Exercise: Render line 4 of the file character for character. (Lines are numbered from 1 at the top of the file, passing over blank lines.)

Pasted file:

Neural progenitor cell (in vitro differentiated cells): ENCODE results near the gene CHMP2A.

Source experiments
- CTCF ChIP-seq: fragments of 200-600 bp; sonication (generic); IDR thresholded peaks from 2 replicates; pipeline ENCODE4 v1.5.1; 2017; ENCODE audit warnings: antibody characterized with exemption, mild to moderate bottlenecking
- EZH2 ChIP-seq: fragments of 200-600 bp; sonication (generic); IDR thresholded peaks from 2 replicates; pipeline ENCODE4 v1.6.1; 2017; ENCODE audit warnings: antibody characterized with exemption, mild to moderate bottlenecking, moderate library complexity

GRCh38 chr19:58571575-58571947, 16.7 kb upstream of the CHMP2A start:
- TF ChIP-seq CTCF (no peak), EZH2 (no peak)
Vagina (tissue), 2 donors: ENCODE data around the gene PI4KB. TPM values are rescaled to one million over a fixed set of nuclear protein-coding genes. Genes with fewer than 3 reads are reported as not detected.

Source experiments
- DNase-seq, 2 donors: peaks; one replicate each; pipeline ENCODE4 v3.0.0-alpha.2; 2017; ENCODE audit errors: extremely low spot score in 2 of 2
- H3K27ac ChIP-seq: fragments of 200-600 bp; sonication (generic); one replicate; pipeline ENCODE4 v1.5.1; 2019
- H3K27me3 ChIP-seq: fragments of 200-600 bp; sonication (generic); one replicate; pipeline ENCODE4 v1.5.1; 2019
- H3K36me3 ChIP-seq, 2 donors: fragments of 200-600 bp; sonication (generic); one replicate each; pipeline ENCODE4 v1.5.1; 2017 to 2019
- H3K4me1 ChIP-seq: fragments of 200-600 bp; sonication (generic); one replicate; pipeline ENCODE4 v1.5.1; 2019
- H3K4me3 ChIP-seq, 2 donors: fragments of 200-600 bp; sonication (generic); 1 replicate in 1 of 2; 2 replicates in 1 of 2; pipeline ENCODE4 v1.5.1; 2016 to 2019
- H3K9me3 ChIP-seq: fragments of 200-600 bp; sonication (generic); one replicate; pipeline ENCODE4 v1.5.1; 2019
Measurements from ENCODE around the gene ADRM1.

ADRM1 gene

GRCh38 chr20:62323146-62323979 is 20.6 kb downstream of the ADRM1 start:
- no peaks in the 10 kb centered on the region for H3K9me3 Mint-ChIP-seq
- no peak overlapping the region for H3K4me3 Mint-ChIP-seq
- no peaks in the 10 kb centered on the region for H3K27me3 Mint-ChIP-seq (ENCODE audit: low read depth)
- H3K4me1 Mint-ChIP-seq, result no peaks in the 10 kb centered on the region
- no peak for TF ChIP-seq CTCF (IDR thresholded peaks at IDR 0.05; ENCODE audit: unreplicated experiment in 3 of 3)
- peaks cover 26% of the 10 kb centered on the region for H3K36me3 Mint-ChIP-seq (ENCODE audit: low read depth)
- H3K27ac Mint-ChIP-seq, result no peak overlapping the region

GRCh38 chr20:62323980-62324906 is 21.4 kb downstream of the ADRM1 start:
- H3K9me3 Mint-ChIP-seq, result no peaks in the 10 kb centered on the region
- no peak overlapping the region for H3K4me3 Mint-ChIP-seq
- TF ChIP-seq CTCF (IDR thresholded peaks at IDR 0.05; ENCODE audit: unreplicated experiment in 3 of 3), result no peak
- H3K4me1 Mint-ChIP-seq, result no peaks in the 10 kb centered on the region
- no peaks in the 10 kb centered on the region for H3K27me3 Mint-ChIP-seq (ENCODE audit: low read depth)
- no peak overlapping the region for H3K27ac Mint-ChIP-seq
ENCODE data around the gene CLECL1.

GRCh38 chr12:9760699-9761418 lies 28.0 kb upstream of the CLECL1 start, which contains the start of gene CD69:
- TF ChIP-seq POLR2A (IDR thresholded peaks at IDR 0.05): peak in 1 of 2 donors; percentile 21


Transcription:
- EZH2 ChIP-seq: fragments of 200-600 bp; sonication (generic); IDR thresholded peaks from 2 replicates; pipeline ENCODE4 v1.6.1; 2017; ENCODE audit warnings: antibody characterized with exemption, mild to moderate bottlenecking, moderate library complexity